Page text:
June 10, 2015
The Philadelphia District Attorney's Office forfeited more than $1 million in cash from about 1,500 Philadelphians who have not been convicted of a crime, according to a report by the ACLU of Pennsylvania.
In an examination of summary data on every forfeiture case from 2011 to 2013 and a more detailed look at 350 cases compiled in a random sample, the ACLU estimated that 32 percent of cash forfeitures are not supported by a conviction. Of those cash cases, 71 percent of property owners are African American.
The report, released earlier this month, comes as civil asset forfeiture laws fall under scrutiny across the country. The laws enable police officers to seize property from people they suspect of committing a crime. Under civil law, the property can be taken without a criminal charge or conviction.
“Supporters of the current civil asset forfeiture process say it’s a necessary tool for stopping drug kingpins," said Reggie Shuford, executive director of the ACLU of Pennsylvania, in a statement. "But forfeiture has been used against ordinary citizens, many of whom are poor and without the resources to fight back against the strong arm of the government.”
About 6,000 forfeiture cases are filed annually in Philadelphia, the report found, resulting in the forfeiture of about 100 homes, 150 vehicles and $4 million in cash. The report estimated annual forfeiture revenue totals at about $5 million, the bulk coming from small amounts of cash.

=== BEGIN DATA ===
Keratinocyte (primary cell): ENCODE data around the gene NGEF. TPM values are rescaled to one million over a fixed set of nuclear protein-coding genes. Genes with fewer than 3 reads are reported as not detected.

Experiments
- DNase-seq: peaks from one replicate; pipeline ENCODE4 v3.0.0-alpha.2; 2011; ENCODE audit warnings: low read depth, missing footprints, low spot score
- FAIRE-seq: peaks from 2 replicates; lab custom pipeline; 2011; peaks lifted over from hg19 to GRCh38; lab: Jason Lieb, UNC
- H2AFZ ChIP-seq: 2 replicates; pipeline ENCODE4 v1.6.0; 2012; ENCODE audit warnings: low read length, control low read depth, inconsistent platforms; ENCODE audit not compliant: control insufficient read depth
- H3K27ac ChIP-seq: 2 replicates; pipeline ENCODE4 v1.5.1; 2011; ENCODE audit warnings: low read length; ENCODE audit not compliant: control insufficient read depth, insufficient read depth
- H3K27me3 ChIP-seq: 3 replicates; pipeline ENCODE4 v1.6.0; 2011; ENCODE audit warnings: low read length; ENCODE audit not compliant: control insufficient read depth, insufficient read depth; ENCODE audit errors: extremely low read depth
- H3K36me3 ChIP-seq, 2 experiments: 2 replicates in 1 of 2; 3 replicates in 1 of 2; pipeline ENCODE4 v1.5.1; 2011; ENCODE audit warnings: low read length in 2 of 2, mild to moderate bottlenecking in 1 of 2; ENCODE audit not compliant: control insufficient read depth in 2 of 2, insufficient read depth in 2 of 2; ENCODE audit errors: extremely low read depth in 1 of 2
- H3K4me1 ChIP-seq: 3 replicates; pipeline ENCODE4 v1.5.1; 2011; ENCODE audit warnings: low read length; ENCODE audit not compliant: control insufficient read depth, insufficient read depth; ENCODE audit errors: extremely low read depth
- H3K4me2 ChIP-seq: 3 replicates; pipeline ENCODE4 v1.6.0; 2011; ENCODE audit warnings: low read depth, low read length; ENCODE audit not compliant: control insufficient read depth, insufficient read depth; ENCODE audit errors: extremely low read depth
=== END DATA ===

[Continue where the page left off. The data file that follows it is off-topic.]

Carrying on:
About $2.2 million of the city's forfeiture proceeds go to the DA's Office, comprising 7.3 percent of its budget, the ACLU claimed.
District Attorney Seth Williams released a statement accusing the ACLU of falsely claiming the mantle of the term "innocence" in its report.
“Forfeiture is not a criminal process," William said. "It is a civil lawsuit, like any case in which someone is sued for causing damage to person or property. If the perpetrator loses the lawsuit, he is not ‘innocent’ any more than the reckless driver who crashes into your car. Remember, criminal charges are a separate matter, they might even be beaten in court.
"But if the perpetrator is brought into court in a civil case and he fails to convince the judge, agrees he was wrong or just doesn’t bother to show up he is liable and there will be a civil penalty. That is drug forfeiture."
Many property owners do not dispute the forfeiture cases, the ACLU found, citing a lack of notice, procedural hurdles and petty cash sums.
Failure to appear at a forfeiture hearing results in an automatic forfeiture. Many property owners disputing a forfeiture case needed to appear at a minimum of four hearings before having their case decided, the report found.
For forfeiture sums under $201, the report found only three percent of property owners disputed the case. The ACLU found that only 34 percent of property owners received proper notice of their forfeiture cases, including five percent of cases where the DA's Office did not have proof of issuing any notice.
About half of all cash cases involved sums less than $192, a figure the ACLU claims might not be worth disputing. A minimum wage worker would lose $232 in wages by missing four days of work.